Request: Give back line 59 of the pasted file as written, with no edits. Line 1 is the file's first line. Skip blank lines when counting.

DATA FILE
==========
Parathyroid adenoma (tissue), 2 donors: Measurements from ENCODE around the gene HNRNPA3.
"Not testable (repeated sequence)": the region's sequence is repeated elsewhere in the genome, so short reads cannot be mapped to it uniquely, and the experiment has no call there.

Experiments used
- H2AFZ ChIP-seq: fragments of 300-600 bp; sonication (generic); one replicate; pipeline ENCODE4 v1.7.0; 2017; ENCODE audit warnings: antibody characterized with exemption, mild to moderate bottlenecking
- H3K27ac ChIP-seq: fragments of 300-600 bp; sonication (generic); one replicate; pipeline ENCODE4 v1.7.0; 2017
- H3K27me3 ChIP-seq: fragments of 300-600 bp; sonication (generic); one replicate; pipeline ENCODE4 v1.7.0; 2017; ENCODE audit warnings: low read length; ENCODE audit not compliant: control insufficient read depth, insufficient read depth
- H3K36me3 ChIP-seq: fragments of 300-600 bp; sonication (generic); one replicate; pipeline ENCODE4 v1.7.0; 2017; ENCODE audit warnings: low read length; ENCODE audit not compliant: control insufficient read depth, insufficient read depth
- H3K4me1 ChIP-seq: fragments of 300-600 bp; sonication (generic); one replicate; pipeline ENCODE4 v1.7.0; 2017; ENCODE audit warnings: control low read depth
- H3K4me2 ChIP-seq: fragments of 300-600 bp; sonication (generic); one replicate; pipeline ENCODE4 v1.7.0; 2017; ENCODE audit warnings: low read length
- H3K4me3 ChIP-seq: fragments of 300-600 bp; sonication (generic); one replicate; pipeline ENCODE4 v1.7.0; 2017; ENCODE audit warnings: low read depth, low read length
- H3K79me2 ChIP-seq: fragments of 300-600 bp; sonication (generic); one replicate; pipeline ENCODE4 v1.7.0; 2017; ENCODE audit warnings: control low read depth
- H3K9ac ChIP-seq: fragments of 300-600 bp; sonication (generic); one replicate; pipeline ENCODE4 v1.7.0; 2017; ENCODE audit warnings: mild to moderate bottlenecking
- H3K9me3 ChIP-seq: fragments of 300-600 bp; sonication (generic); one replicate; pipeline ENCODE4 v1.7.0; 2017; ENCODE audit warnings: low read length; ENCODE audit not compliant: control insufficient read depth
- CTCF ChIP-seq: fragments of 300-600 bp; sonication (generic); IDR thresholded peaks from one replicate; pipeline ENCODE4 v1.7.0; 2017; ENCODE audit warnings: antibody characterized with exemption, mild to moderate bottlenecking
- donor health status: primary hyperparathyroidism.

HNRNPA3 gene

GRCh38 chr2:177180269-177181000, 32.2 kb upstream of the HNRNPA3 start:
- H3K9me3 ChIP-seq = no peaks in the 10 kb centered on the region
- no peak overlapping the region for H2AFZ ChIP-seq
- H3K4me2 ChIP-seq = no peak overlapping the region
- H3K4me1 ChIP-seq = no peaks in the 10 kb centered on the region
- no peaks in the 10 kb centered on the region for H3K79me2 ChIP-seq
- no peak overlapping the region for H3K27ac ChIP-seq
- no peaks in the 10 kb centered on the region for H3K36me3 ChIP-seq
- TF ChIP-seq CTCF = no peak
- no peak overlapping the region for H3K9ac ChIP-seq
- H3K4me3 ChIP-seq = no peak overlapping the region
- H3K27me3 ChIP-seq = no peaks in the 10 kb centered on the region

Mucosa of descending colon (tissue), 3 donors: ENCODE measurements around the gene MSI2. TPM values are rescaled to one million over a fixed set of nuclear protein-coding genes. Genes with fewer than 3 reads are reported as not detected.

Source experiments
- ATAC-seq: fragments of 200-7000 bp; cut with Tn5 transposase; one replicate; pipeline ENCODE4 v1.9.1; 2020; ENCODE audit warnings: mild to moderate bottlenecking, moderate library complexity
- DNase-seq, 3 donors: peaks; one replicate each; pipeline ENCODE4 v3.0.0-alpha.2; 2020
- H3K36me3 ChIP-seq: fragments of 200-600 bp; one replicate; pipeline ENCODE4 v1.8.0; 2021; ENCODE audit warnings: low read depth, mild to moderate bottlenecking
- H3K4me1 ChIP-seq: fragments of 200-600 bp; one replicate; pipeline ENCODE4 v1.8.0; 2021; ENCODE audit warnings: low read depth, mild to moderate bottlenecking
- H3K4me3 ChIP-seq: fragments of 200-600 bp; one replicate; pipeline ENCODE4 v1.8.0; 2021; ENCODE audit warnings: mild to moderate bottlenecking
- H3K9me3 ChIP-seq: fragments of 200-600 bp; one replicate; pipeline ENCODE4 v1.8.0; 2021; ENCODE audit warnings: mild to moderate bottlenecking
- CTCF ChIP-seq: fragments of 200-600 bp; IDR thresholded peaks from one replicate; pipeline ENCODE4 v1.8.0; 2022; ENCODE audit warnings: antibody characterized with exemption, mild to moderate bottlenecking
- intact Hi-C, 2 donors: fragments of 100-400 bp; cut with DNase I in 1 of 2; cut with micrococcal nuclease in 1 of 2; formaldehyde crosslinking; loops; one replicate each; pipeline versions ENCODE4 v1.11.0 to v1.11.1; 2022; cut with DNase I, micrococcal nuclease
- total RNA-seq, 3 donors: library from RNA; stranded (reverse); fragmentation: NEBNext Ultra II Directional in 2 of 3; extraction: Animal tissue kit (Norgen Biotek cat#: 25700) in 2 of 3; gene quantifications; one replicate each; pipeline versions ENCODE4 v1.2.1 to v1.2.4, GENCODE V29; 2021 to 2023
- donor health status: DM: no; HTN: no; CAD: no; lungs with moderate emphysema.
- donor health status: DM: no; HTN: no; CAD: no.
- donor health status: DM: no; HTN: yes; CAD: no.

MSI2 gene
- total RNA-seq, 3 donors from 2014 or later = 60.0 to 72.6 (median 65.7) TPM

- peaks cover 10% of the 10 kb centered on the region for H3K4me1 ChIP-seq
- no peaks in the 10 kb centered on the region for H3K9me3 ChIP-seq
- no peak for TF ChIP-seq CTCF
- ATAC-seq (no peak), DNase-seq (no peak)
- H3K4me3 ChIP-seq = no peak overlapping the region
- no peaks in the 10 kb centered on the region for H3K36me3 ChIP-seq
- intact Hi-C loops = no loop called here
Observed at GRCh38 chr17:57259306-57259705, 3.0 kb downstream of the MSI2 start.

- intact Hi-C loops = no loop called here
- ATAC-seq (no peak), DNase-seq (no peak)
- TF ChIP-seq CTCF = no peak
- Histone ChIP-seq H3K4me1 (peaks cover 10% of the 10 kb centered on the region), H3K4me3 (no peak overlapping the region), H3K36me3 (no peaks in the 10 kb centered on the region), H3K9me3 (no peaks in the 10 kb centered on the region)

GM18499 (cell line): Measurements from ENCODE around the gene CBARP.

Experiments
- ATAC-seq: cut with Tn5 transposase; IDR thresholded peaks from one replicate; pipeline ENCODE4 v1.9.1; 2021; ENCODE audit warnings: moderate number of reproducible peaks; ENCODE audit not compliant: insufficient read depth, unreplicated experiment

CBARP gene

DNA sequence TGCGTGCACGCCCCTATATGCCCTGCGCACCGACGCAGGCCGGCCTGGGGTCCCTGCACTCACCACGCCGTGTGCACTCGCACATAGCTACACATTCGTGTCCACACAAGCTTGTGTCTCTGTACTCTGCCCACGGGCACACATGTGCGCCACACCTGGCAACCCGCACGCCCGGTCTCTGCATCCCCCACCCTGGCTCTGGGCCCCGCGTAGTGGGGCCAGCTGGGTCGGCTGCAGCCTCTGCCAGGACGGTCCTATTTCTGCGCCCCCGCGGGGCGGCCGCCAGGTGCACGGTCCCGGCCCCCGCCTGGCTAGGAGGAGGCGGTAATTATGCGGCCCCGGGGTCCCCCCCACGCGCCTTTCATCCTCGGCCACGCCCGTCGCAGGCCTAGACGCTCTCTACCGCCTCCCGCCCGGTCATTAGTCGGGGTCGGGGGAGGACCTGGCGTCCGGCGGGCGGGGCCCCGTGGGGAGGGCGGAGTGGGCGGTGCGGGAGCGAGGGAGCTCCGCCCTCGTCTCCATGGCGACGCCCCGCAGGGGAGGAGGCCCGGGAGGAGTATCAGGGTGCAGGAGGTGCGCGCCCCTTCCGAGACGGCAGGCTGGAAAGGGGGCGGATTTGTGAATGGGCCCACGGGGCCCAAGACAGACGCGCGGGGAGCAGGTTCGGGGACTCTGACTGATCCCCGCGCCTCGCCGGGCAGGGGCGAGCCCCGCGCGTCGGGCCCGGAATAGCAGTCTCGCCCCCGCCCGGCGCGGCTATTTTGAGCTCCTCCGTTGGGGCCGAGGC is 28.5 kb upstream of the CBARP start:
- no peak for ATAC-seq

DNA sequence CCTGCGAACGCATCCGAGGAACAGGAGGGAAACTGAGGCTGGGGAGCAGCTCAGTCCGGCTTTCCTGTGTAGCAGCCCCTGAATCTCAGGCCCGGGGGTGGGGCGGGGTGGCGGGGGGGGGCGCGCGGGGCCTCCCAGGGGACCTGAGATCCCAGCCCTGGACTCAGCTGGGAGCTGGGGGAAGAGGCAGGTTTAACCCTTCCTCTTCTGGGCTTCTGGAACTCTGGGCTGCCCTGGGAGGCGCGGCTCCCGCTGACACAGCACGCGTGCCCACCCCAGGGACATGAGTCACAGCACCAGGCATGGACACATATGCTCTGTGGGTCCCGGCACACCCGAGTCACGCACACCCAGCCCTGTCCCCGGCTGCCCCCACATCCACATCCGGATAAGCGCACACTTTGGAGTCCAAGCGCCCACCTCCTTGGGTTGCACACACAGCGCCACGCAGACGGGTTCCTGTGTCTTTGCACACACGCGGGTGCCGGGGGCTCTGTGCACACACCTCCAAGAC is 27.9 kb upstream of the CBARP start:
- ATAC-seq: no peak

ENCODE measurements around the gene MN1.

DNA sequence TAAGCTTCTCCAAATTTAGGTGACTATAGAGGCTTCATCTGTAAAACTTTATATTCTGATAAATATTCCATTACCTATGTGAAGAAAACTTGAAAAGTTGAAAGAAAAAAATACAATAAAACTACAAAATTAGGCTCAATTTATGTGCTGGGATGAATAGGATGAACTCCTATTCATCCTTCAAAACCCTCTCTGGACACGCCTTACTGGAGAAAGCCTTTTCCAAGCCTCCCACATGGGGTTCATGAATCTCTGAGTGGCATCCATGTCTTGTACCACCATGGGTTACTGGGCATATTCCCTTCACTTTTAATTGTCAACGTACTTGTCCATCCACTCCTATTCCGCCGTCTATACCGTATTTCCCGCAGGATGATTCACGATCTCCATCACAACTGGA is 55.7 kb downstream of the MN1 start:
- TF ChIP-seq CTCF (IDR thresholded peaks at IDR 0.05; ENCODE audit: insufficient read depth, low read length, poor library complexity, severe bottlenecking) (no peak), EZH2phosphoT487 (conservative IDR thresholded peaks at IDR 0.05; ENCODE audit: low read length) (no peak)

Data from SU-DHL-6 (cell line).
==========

- ATAC-seq: cut with Tn5 transposase; IDR thresholded peaks from one replicate; pipeline ENCODE4 v1.9.1; 2021; ENCODE audit warnings: moderate number of reproducible peaks; ENCODE audit not compliant: insufficient read depth, unreplicated experiment